Monday, 9 May 2011

Admiring our differences: Pens, pumps and perseverance

And off we go!  Day 1 of Diabetic Blogging week - exciting stuff, huh? :)  Here goes...

I'm new to blogging and have only really had chance to read a few posts on a few blogs, so when I first read the topic to write about for today I was a bit unsure of where to start.  However after I'd spent a little bit of time contemplating some different ideas, I decided that although I admire an extremely wide range of diabetics, there are a couple of particular groups that really take the biscuit (low-sugar ones, of course!)...

First of all, on my list of the most respect-worthy, are those of you that use a pump to manage your diabetes.  I am still using an insulin NovoPen and even though I have spoken to my doctors about switching to the pump, I have not yet had the guts nor determination to do so.  It is for this reason that it is you who I admire greatly.  From what I have read and what my diabetic nurse has told me, it seems that insulin-pumping takes a real dose of diabetic dedication!  I must admit, I have always steered away from the idea out of a fear of what I may look like, how to use a pump properly, carbohydrate counting sufficiently etc.  However, thanks to all of you pumping-bloggers out there (such as Alissa at Juvenile Diabetesover the last few weeks I have begun to feel much more content and positive about the prospect of a pump.  I have realised that if it allows me to have better control over my bg levels, then it really isn't so bad and that maybe it is an opportunity that I should consider taking.  Thank you!

Secondly, and I'm sure many other diabetics would agree with me, I wouldn't be even half as well controlled or optimistic about my diabetes without the help of my loved ones.  Whether they're my parents, boyfriend, friends or teachers, they all contribute in one way or another to keeping my head above water and my blood sugar levels above the point of hypoglycemic attack.   Sometimes I think that so much focus is put on the patient of diabetes that those people who support and care for them are overlooked.  I suppose I was guilty of this, until someone said to me that "a person has to be the equivalent of a superhero to live with a diabetic".  And it's true...when I go low I become like a zombie; despondent and lifeless, and when I'm hi I'm snappy and moody.  That's not even taking into consideration the worry that I know diabetes can cause and the life-style changes that people have to make to accommodate the needs of a diabetic.  Indeed diabetes changes the life of the person with it, but it also affects everyone else close to them.  So thank you loved ones, for testing our blood sugars when we're too low to do it ourselves, for replacing the sugar in your cupboard with sweetener and for the overall support that you give to us.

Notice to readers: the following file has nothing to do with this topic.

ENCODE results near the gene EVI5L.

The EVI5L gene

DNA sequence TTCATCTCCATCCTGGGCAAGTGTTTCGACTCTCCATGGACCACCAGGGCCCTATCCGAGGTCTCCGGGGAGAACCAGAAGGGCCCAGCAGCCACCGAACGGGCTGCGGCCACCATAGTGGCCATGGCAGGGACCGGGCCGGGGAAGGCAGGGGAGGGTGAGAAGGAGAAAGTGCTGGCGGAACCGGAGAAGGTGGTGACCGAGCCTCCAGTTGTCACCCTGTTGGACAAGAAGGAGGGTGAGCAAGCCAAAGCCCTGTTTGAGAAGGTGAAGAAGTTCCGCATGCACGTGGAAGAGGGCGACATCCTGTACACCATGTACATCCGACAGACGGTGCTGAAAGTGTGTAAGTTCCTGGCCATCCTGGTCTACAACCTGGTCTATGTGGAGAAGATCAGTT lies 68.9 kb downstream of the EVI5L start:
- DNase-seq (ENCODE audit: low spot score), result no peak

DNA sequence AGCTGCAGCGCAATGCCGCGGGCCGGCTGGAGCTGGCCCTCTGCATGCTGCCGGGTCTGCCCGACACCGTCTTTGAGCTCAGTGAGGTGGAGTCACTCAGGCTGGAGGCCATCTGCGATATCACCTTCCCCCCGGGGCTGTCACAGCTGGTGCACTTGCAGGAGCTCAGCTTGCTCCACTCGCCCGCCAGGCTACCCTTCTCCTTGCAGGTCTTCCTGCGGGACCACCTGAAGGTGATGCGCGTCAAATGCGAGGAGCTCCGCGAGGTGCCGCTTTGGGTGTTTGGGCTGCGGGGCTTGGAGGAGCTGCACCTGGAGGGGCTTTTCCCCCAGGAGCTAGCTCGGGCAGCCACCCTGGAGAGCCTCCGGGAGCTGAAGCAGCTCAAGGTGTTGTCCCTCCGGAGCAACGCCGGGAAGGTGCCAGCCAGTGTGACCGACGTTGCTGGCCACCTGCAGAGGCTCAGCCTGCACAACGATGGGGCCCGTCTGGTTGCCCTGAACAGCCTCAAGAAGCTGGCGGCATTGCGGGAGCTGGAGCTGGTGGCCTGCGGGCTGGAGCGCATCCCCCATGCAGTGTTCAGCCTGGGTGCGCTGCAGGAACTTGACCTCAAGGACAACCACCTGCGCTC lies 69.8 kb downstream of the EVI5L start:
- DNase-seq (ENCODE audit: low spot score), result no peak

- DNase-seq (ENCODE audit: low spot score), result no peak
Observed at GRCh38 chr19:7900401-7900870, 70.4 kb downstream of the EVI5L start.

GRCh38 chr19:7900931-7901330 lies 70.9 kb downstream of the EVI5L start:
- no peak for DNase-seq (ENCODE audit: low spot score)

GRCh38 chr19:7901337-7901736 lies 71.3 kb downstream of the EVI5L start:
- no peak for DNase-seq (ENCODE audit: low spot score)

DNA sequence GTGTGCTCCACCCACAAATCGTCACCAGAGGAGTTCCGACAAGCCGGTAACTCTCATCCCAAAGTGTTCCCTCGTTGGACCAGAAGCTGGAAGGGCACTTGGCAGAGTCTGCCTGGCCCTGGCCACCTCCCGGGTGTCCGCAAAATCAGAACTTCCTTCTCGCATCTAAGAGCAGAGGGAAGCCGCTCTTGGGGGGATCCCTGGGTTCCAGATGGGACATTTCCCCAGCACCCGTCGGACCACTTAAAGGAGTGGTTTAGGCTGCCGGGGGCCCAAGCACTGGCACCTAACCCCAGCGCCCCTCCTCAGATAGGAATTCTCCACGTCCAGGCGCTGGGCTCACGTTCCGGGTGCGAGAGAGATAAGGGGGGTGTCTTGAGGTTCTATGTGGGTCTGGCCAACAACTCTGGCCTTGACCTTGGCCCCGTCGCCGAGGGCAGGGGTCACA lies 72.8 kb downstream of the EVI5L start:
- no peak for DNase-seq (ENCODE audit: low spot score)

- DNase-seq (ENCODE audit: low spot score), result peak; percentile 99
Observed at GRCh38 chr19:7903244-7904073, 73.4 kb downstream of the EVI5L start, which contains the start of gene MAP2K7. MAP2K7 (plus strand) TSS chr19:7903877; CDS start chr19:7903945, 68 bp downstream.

Lastly, on the topic description for today's blog at Bitter Sweet Diabetes was the question: 'Do T1s who’ve lived well with diabetes since childhood give you hope?'  From this I realised that, for me, it is the opposite case entirely.  I have had Type 1 diabetes since I was 3 years old and so I have had it almost for as long as I can remember.  Because of this it means that I don't really recall having to adjust to a new, diabetic lifestyle whereby I had to start sticking needles in myself and change my diet.  Some of the people that I really admire are those that were diagnosed with diabetes (T1 or 2) later on, where they were fully aware of the difference to their routines and day-to-day lives.  Honestly and truly, I think you guys are amazing to have worked so hard and accepted your diabetes as you have.  You have my up-most respect and you should all get a medal.

The truth is that I admire you all. Diabetes can be difficult and I think that anyone who lives with it, lives with someone who has it, accepts it and tries their hardest with it deserves a massive pat on the back. So here I am, on day one of the Diabetic blogging week, and I applaud you x

1 comment:

  1. Thanks so much for your sweet words!

    I agree - the type 1's that get diagnosed later on in life are so inspiring! What a massive change for them, and they all seem to take it on headfirst - very inspiring :)